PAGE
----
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VOL. 43 | NO. 14 | Friday, April 5, 2019

But seriously: Legislature tackles small issues

By Kathy Carlson

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Just in case anyone thought the Tennessee General Assembly was all serious, all the time, it’s not.

Sandwiched this year among bills on school choice, voting rights, criminal justice reform and taxation are bills on cowboys, dogs, recording artists and breakfast. Granted, some of these bills aren’t going anywhere, but they’re available online via the General Assembly website, capitol.tn.gov, for those who would like a little break from heavier topics.

For all of us dog persons out there, it’s good to know that both Democrats and Republicans supported a bill making the Bluetick Coonhound, famous as the University of Tennessee’s mascot, the official state dog. Gov. Bill Lee has already signed the bill.

Smokey may be the official state dog, but there already was an official state pet in the Tennessee Code. Back in 2014, the state Legislature passed a bill that designated dogs and cats adopted from Tennessee animal shelters and rescues as the official state pet.

There’s also an official state butterfly (zebra swallowtail, 1994), amphibian (Tennessee cave salamander, 1995), reptile (Eastern box turtle, 1995) and beverage (milk, 2009), among other state symbols.

Sadly (to some dog lovers, anyway) a bill that would have allowed dogs in barber shops has been withdrawn. Existing law does allow service animals, fish for decorative purposes and birds in cages to be in a barber shop.

Moving from doggies to dogies, the fourth Saturday of July each year could become the “Day of the Cowboy and Cowgirl in Tennessee” if a bill to that effect is passed.

“Tennessee has one of the richest ‘cowboy’ traditions in the country,” the bill states. “Before Tennessee became a state in 1796, it was the nation’s second territory, sometimes called the Southwest Territory, and thus was the ‘first West.’” People born in Tennessee, the bill states, moved westward to establish huge cattle ranches and trails that became part of the legend of cowboys and the Old West.

The bill also notes that Franklin is where “the largest outdoors rodeo in the United States” was held during the 1950s and 1960s, there are thousands of ranches and farms in Tennessee and the cattle population stands at 2 million.

“From ranching to rodeo, from music to cuisine, cowboy culture and tradition continue to shape Tennessee and this nation,” the bill states, adding that “cowboys and cowgirls are American icons deserving of our admiration and recognition.”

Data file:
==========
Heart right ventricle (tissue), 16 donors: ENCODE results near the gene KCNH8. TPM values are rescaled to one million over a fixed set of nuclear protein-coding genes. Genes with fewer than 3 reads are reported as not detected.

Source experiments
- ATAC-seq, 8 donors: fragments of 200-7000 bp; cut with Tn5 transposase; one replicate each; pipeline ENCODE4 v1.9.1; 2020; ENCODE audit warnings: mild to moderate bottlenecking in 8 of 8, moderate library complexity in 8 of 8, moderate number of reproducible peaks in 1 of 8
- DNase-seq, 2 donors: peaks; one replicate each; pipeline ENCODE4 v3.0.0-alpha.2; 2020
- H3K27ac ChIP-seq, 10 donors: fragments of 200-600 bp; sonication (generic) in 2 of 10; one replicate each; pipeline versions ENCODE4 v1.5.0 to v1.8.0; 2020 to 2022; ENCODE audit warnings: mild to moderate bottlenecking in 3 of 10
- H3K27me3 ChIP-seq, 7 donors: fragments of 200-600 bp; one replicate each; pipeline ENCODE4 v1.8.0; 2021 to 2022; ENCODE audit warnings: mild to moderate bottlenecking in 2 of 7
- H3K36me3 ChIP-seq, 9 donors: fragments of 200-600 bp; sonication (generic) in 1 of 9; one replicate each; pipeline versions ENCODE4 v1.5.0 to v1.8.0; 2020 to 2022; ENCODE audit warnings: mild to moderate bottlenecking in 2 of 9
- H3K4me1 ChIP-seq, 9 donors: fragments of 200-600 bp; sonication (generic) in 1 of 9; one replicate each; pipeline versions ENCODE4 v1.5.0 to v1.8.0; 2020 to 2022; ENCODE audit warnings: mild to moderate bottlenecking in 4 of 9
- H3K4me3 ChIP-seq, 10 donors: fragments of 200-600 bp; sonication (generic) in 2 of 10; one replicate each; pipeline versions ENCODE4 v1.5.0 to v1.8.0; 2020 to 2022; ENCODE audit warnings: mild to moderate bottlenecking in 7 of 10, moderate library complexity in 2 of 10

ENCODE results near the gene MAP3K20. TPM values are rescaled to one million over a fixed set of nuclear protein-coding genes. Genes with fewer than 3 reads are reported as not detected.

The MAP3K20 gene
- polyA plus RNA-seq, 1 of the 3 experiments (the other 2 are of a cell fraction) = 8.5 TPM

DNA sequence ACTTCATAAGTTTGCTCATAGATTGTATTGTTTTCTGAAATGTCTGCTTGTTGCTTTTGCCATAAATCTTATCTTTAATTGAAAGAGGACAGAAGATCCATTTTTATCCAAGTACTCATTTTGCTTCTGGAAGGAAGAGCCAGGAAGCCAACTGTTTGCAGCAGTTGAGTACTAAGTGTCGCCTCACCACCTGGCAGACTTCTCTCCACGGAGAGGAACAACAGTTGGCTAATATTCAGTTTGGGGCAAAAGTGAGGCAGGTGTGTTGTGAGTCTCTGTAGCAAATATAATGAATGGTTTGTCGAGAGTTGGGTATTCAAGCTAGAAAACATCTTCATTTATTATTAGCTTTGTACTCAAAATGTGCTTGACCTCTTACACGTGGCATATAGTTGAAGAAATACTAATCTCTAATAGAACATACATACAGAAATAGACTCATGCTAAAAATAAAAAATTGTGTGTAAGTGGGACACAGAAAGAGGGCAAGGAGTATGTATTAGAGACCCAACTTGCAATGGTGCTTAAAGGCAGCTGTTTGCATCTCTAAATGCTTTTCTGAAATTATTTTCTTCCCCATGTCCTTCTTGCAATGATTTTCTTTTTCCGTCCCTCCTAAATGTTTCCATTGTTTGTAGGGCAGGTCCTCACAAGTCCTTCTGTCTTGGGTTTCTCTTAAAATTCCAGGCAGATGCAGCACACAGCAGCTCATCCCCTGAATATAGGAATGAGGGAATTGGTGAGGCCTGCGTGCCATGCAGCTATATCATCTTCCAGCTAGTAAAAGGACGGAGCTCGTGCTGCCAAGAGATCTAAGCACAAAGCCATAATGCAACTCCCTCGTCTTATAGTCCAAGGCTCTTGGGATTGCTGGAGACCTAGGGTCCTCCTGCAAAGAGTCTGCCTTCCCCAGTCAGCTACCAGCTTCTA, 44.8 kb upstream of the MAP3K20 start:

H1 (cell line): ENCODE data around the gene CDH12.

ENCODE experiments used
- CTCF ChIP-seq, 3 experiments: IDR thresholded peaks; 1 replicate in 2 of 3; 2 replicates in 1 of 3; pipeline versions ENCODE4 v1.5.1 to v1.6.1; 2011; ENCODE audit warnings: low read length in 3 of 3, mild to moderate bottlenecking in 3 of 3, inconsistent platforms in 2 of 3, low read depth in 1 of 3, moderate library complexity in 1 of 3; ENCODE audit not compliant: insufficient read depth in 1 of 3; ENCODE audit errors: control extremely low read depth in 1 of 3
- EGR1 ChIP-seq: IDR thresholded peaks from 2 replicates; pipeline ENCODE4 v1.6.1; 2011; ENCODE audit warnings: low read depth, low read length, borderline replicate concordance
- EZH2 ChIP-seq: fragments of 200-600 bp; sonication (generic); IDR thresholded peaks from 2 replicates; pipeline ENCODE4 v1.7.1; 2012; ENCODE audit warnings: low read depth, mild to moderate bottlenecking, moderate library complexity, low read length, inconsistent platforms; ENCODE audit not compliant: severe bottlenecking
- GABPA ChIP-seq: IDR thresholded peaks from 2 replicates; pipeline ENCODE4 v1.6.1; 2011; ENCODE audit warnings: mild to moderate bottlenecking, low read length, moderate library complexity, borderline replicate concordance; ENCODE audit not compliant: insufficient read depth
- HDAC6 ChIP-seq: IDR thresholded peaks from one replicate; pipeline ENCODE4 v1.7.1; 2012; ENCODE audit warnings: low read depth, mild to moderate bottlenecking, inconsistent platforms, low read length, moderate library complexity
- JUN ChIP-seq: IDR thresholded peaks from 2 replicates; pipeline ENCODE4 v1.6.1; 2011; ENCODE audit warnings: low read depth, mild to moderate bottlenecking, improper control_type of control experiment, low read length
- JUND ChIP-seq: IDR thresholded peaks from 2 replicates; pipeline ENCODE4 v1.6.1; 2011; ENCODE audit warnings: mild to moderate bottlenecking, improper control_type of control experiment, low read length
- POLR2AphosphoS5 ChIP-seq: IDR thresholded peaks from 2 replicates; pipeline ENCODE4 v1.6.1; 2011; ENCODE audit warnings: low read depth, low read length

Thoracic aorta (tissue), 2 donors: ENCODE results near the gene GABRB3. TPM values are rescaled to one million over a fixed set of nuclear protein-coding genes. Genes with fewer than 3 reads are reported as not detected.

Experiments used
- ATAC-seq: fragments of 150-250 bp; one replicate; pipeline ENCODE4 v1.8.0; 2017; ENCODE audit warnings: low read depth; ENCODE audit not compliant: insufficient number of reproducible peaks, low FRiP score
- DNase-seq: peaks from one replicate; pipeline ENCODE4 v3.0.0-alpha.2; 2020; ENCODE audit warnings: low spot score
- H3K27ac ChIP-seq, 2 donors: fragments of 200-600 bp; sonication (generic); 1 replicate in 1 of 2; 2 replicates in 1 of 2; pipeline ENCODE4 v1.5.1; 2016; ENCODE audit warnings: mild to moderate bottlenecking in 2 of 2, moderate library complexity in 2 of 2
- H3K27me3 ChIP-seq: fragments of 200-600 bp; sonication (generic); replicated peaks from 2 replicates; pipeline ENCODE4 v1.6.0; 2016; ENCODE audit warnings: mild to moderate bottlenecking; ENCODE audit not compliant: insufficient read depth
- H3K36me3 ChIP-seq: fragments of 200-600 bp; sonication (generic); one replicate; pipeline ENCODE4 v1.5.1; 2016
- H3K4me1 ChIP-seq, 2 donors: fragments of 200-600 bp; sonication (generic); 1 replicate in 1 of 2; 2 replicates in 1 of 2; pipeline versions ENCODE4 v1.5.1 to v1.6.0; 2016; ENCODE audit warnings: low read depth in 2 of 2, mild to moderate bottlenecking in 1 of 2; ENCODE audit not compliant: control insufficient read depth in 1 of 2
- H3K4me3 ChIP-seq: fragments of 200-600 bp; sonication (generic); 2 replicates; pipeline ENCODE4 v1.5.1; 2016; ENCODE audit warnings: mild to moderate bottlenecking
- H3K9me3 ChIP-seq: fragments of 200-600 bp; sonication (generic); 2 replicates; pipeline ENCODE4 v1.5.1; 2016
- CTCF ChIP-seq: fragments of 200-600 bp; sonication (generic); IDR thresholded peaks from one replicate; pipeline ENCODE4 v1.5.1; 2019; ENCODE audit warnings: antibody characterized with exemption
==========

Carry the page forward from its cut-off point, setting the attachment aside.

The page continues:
“Day of the Cowboy and Cowgirl in Tennessee” would be proclaimed by the governor if the bill passes, but it wouldn’t be a legal holiday. The bill was approved unanimously in a Senate committee.

Tennessee could celebrate another state symbol – an official state recording artist – if a bill originating with two Nashville lawmakers becomes law.

Rep. Bob Freeman and Sen. Brenda Gilmore are proposing that the official state recording artist be nominated through an online poll conducted by the Secretary of State this year between Aug. 1 and Sept. 1. The recording artists to be voted on must currently live in Tennessee or have lived in Tennessee for at least five years. They can be living or deceased, record in any genre, must have recorded music in Tennessee and must have made “significant contributions to the world of music evidenced by awards, number of hit songs, number of records sold, or by influence on other recording artists.” A group may be selected if one of its members meets the eligibility criteria.

At the end of the polling period, the secretary of state announces the winners, but the winner doesn’t automatically become the official recording artist.

According to the bill: “The secretary of state shall email the results of the online poll to the members of the General Assembly, who may introduce legislation to officially designate the recording artist.”

Current and former members of the state Legislature may have another responsibility under another bill that’s up for consideration. They, along with law enforcement chaplains and members of municipal legislative bodies, would be able to solemnize marriages under the bill; they had no such powers in the past.

Although some would gain the power to officiate at weddings, others wouldn’t be so fortunate. The bill would forbid those who receive online ordinations from solemnizing marriages.

Finally, the breakfast bill: It defined breakfast, for purposes of those signs by the interstate that identify restaurants, gas stations and the like that are located at the next exit, as “the first meal of the day commonly eaten in the ante meridiem.”

It has been taken off notice in the House and wasn’t discussed in legislative videos available on the legislature’s website.

So maybe it’s not the most important meal of the day.

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